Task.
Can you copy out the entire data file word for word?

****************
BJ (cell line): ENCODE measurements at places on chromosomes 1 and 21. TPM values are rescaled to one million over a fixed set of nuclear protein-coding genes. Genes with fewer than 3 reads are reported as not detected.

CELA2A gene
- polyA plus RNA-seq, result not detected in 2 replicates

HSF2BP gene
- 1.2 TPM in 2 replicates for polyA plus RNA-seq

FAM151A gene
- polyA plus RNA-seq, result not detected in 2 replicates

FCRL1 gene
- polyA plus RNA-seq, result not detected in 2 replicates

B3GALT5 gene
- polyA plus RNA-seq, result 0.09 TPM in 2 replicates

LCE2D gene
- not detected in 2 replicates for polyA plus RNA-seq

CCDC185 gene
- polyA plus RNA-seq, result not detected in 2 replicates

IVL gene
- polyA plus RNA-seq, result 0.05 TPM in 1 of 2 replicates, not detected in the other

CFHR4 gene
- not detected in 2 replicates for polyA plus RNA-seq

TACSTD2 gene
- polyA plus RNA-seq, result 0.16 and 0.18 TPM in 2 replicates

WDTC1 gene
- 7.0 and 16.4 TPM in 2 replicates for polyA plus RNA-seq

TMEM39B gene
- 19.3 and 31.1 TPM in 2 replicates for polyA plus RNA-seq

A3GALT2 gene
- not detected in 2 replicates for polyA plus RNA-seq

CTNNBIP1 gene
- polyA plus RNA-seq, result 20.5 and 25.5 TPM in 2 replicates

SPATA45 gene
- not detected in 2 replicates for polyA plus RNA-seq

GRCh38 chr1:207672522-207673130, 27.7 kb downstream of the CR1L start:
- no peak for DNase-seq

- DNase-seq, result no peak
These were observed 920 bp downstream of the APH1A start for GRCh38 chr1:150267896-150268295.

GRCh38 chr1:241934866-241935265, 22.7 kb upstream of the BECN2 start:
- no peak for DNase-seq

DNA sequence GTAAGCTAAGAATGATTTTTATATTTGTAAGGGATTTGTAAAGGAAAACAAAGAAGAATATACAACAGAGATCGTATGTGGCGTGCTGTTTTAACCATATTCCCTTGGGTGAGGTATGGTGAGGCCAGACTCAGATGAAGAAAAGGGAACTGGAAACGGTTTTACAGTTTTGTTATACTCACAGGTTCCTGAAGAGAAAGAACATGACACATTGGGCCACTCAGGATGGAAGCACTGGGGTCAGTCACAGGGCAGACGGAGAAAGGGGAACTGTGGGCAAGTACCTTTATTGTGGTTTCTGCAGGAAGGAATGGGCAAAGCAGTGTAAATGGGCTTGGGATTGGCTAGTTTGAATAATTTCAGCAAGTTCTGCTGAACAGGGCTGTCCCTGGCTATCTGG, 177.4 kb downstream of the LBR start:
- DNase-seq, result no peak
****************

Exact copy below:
BJ (cell line): ENCODE measurements at places on chromosomes 1 and 21. TPM values are rescaled to one million over a fixed set of nuclear protein-coding genes. Genes with fewer than 3 reads are reported as not detected.

CELA2A gene
- polyA plus RNA-seq, result not detected in 2 replicates

HSF2BP gene
- 1.2 TPM in 2 replicates for polyA plus RNA-seq

FAM151A gene
- polyA plus RNA-seq, result not detected in 2 replicates

FCRL1 gene
- polyA plus RNA-seq, result not detected in 2 replicates

B3GALT5 gene
- polyA plus RNA-seq, result 0.09 TPM in 2 replicates

LCE2D gene
- not detected in 2 replicates for polyA plus RNA-seq

CCDC185 gene
- polyA plus RNA-seq, result not detected in 2 replicates

IVL gene
- polyA plus RNA-seq, result 0.05 TPM in 1 of 2 replicates, not detected in the other

CFHR4 gene
- not detected in 2 replicates for polyA plus RNA-seq

TACSTD2 gene
- polyA plus RNA-seq, result 0.16 and 0.18 TPM in 2 replicates

WDTC1 gene
- 7.0 and 16.4 TPM in 2 replicates for polyA plus RNA-seq

TMEM39B gene
- 19.3 and 31.1 TPM in 2 replicates for polyA plus RNA-seq

A3GALT2 gene
- not detected in 2 replicates for polyA plus RNA-seq

CTNNBIP1 gene
- polyA plus RNA-seq, result 20.5 and 25.5 TPM in 2 replicates

SPATA45 gene
- not detected in 2 replicates for polyA plus RNA-seq

GRCh38 chr1:207672522-207673130, 27.7 kb downstream of the CR1L start:
- no peak for DNase-seq

- DNase-seq, result no peak
These were observed 920 bp downstream of the APH1A start for GRCh38 chr1:150267896-150268295.

GRCh38 chr1:241934866-241935265, 22.7 kb upstream of the BECN2 start:
- no peak for DNase-seq

DNA sequence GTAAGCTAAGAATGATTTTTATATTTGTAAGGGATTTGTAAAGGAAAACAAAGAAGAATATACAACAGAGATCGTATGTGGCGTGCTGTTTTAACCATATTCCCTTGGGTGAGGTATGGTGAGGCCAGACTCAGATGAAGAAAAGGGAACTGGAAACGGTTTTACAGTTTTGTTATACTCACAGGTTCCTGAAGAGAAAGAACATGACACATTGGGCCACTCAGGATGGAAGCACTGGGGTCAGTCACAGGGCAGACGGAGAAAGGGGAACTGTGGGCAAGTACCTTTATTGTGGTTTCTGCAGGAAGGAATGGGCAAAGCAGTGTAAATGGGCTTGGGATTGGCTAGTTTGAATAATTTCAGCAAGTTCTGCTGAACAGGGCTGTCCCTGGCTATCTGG, 177.4 kb downstream of the LBR start:
- DNase-seq, result no peak